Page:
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Overview, Causes, & Risk Factors of Psoriasis Psoriasis is a very common condition, with approximately 3 million Americans affected

Overview, Causes, & Risk Factors of Psoriasis Psoriasis is a very common condition, with approximately 3 million Americans affected 1

Psoriasis is a long-lasting autoimmune disease characterized by patches of abnormal skin. These skin patches are typically red, itchy, and scaly. Psoriasis is generally thought to be a genetic disease which is triggered by environmental factors. 4 In twin studies, identical twins are three times more likely to both be affected compared to non-identical twins; this suggests that genetic factors predispose to psoriasis. Psoriasis vulgaris (also known as chronic stationary psoriasis or plaque-like psoriasis) is the most common form and affects 85 90 of people with psoriasis. Overview, Causes, & Risk Factors of Psoriasis Psoriasis is a very common condition, with approximately 3 million Americans affected. It can appear suddenly or gradually. In many cases, psoriasis goes away and then flares up again repeatedly over time. Psoriasis Facts. Psoriasis is a serious medical condition. Approximately 7.5 million people in the United States have psoriasis.1. Approximately 80 percent of those affected with psoriasis have mild to moderate disease, while 20 percent have moderate to severe psoriasis affecting more than 5 percent of the body surface area. Psoriatic arthritis: overview and guidelines of care for treatment with an emphasis on the biologics. Prevalence of cardiovascular risk factors in patients with psoriasis. Psoriasis causes as much disability as other major medical diseases.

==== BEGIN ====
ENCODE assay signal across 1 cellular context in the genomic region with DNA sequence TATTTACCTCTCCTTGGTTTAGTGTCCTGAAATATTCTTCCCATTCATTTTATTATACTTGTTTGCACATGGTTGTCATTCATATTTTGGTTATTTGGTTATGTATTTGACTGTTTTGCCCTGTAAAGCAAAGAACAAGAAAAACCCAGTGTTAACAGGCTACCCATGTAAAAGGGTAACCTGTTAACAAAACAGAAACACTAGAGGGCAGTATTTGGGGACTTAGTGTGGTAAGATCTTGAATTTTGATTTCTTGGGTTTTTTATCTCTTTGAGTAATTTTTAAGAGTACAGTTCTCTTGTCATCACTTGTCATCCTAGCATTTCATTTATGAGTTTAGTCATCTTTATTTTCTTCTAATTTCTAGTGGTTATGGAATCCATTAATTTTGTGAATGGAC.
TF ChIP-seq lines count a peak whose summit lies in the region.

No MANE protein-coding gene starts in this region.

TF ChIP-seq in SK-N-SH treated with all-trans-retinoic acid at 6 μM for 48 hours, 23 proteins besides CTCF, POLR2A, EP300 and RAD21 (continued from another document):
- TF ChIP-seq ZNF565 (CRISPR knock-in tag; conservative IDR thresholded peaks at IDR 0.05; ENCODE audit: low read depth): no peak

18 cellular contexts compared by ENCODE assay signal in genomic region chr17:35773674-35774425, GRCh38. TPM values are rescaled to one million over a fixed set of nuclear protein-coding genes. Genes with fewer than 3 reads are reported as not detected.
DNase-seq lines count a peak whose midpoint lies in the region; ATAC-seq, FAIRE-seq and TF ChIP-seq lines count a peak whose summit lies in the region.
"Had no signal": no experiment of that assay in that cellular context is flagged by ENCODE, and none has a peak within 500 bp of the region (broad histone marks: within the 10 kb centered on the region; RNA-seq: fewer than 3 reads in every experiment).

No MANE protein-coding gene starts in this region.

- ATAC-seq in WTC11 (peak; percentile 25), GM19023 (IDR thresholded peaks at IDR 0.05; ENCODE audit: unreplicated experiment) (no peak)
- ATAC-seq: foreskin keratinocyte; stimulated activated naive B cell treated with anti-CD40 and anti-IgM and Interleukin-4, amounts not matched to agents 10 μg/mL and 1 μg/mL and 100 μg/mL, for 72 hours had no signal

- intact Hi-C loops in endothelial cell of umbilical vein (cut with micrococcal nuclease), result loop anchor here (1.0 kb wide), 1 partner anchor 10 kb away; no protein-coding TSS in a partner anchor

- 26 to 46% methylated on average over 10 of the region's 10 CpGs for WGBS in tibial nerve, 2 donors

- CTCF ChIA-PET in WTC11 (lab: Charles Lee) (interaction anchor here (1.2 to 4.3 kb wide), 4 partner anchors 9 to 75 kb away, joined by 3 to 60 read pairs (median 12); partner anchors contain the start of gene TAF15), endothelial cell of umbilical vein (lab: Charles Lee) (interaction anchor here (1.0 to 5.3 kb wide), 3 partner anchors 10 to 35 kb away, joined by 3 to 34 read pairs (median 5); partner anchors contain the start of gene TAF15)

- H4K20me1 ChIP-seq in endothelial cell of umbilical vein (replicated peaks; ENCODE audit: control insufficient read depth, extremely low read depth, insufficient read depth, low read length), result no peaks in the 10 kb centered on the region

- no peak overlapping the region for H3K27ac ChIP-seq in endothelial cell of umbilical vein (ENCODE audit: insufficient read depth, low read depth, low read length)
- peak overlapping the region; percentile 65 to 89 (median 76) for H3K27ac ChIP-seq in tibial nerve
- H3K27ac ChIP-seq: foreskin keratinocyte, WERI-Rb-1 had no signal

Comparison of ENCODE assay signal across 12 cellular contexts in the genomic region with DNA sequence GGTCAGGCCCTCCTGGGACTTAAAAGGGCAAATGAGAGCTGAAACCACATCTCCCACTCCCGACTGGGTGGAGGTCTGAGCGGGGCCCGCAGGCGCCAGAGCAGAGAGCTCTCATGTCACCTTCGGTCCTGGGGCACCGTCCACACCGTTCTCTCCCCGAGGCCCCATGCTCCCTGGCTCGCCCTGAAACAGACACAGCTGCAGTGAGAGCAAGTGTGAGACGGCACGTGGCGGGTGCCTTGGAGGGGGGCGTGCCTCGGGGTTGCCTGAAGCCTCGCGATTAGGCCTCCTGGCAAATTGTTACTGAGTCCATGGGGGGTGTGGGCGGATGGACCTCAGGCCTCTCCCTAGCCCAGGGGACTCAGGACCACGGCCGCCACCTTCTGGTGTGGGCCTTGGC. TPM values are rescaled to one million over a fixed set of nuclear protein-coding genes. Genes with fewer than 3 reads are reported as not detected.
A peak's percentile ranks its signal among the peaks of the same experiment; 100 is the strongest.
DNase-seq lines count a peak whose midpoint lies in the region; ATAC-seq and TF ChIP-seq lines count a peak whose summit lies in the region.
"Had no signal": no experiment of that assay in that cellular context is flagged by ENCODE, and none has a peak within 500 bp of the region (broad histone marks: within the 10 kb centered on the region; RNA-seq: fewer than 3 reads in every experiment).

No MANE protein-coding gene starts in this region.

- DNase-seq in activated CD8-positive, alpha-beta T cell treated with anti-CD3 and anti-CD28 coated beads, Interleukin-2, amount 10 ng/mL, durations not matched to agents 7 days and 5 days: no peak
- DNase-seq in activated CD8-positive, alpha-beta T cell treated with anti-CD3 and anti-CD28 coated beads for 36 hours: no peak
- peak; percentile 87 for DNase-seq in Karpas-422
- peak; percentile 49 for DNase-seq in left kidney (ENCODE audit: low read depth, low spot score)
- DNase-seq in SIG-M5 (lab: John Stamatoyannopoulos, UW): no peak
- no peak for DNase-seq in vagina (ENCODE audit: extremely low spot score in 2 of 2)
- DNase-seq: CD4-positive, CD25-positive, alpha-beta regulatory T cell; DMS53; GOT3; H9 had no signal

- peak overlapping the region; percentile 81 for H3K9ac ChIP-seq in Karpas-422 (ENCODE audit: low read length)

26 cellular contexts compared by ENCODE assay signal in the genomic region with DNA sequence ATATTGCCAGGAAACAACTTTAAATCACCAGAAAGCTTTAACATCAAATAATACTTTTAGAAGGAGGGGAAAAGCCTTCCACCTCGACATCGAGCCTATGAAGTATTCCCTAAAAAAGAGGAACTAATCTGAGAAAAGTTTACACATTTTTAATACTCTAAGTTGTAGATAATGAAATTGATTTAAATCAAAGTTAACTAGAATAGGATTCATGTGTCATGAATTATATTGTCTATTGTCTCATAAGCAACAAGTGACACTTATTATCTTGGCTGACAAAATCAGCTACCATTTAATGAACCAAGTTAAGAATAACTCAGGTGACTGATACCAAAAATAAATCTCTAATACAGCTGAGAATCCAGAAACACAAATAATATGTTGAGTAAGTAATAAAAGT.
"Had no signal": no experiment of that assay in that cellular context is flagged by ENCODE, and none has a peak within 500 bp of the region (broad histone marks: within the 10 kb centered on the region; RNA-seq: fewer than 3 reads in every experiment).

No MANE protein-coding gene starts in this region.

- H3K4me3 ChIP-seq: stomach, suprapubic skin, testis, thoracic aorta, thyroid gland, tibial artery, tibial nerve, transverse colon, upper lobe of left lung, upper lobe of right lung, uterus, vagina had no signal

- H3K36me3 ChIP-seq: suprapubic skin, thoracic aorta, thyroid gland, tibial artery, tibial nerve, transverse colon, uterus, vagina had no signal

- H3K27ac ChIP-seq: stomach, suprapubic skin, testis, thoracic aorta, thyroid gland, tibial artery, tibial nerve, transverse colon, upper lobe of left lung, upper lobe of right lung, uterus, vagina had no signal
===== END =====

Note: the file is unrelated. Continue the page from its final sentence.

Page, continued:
Overview, Causes, & Risk Factors of Psoriasis Psoriasis is a very common condition, with approximately 3 million Americans affected 2Psoriasis is a common papulosquamous skin disease that may be associated with a seronegative spondyloarthropathy. Psoriasis affects 2 of the U.S. population, and about 11 of these patients have psoriatic arthritis (PsA). Psoriasis patients are not only more likely to have CV risk factors but severe psoriasis may serve as an independent risk factor for CV mortality. Overview: An estimated 7.5 million Americans (2.2 of the population) have psoriasis. There are several types of psoriasis. Very early results show improvement in plaque psoriasis symptoms for many of these new therapies, but none of them are approved for use yet. A number of conditions may trigger pustular psoriasis, including infection, pregnancy, certain drugs, and metal allergies. Psoriasis, which affects at least four million Americans, is slightly more common in women than in men. Removing these scales exposes tender skin, which bleeds and causes the plaques (inflamed patches) to grow.